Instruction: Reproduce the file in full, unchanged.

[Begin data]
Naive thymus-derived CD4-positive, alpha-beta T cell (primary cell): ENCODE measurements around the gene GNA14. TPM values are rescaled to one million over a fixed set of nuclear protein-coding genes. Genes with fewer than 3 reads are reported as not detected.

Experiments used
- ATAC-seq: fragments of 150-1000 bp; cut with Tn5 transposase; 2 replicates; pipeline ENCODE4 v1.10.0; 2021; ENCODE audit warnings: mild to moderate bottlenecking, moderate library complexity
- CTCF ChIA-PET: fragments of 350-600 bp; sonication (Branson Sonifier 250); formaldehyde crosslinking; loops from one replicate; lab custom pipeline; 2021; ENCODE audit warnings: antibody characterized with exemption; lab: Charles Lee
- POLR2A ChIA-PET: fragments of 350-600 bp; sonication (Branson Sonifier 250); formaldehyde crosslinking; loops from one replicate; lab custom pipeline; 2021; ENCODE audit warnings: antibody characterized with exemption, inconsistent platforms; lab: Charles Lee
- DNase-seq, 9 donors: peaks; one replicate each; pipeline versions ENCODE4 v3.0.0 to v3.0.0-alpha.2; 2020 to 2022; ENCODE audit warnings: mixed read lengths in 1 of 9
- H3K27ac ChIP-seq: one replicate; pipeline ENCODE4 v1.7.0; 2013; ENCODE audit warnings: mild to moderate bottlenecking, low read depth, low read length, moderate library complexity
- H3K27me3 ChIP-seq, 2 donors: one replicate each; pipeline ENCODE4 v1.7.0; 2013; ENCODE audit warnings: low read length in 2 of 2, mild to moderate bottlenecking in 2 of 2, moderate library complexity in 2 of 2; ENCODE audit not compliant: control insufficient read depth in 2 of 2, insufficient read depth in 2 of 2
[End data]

Naive thymus-derived CD4-positive, alpha-beta T cell (primary cell): ENCODE measurements around the gene GNA14. TPM values are rescaled to one million over a fixed set of nuclear protein-coding genes. Genes with fewer than 3 reads are reported as not detected.

Experiments used
- ATAC-seq: fragments of 150-1000 bp; cut with Tn5 transposase; 2 replicates; pipeline ENCODE4 v1.10.0; 2021; ENCODE audit warnings: mild to moderate bottlenecking, moderate library complexity
- CTCF ChIA-PET: fragments of 350-600 bp; sonication (Branson Sonifier 250); formaldehyde crosslinking; loops from one replicate; lab custom pipeline; 2021; ENCODE audit warnings: antibody characterized with exemption; lab: Charles Lee
- POLR2A ChIA-PET: fragments of 350-600 bp; sonication (Branson Sonifier 250); formaldehyde crosslinking; loops from one replicate; lab custom pipeline; 2021; ENCODE audit warnings: antibody characterized with exemption, inconsistent platforms; lab: Charles Lee
- DNase-seq, 9 donors: peaks; one replicate each; pipeline versions ENCODE4 v3.0.0 to v3.0.0-alpha.2; 2020 to 2022; ENCODE audit warnings: mixed read lengths in 1 of 9
- H3K27ac ChIP-seq: one replicate; pipeline ENCODE4 v1.7.0; 2013; ENCODE audit warnings: mild to moderate bottlenecking, low read depth, low read length, moderate library complexity
- H3K27me3 ChIP-seq, 2 donors: one replicate each; pipeline ENCODE4 v1.7.0; 2013; ENCODE audit warnings: low read length in 2 of 2, mild to moderate bottlenecking in 2 of 2, moderate library complexity in 2 of 2; ENCODE audit not compliant: control insufficient read depth in 2 of 2, insufficient read depth in 2 of 2